The Catherine Tate Christmas Special, which guest-starred George Michael, was broadcast at 10.30pm on Christmas Day and was watched by 6.4 million viewers. In all it received more than 100 complaints.

The regulator reported: As for the use of this language on Christmas Day, the BBC said that it does not regard any word as being more obscene on one day than on another. It did take account of the different audience expectations on different occasions, but in its view it was not the general expectation of audiences that everything broadcast on Christmas Day should reflect its character as a religious festival.

John Beyer 'Confused' by Watershed Concept

From Mediawatch-UK

John Beyer Speaking today John Beyer, director of Mediawatch-uk said that this finding “is a disgrace” and “seriously inconsistent” with Ofcom's finding last week about the obscenities used in the Live Earth concert.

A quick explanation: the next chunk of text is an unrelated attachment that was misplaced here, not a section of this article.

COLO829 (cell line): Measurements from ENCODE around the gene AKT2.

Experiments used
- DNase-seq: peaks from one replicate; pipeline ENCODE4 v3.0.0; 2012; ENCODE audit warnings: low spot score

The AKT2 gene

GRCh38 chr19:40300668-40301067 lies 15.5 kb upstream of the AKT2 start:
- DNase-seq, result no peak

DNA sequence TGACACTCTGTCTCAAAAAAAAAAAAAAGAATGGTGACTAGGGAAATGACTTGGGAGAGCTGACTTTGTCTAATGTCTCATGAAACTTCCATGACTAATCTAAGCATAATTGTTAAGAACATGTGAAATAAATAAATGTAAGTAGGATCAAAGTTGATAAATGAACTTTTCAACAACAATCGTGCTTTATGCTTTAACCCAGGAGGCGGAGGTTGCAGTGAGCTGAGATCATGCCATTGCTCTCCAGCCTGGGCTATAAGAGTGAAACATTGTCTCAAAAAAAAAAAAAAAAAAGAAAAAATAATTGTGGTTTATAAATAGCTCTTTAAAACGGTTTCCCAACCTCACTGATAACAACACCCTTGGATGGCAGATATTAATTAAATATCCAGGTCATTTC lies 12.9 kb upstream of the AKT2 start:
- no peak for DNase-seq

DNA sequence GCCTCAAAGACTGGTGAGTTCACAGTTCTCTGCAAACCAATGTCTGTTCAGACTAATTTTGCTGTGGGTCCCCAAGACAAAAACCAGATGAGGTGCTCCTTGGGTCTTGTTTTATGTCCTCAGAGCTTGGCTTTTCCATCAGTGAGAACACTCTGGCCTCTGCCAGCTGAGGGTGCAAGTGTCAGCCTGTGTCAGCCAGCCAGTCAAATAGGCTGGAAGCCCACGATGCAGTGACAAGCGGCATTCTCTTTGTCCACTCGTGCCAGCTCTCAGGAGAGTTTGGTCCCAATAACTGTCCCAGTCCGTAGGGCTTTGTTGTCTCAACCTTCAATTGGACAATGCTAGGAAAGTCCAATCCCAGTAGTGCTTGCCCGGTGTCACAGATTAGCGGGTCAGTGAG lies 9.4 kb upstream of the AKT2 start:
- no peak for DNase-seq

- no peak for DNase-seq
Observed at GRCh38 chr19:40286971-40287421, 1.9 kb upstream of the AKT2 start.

No wonder the viewing public is confused and have lost confidence in the regulation of broadcasting. Considering that Ofcom has itself found that the majority of viewers believe there is too much swearing on television, this finding is all the more extraordinary. The Communications Act 2003 requires that “generally accepted standards” are applied to the content of television and radio services and it seems to me that Ofcom is failing to take public opinion into account - and that is a breach of trust and certainly not what Parliament intended when setting up the new regulatory regime.

 

21st April
2008
  

Offsite: Not in front of the adults...

Bad language rules seek to protect the innocent. But who are they exactly?

Catherine Tate Show poster You might think that, at the moment, the television regulator Ofcom doesn't know whether it's coming or going on the question of whether it's permissible to speak on TV the slang words for, well, coming and going. This week it turned down complaints about the use of the F-word in The Catherine Tate Christmas Special, but, a few days earlier, had forced the BBC to make a long on-screen apology for sexual and scatological language during the Live Earth concerts.

Viewers may well wonder, according to taste, what the fuck is going on or, alternatively, what the f**k is going on?

...Read the full article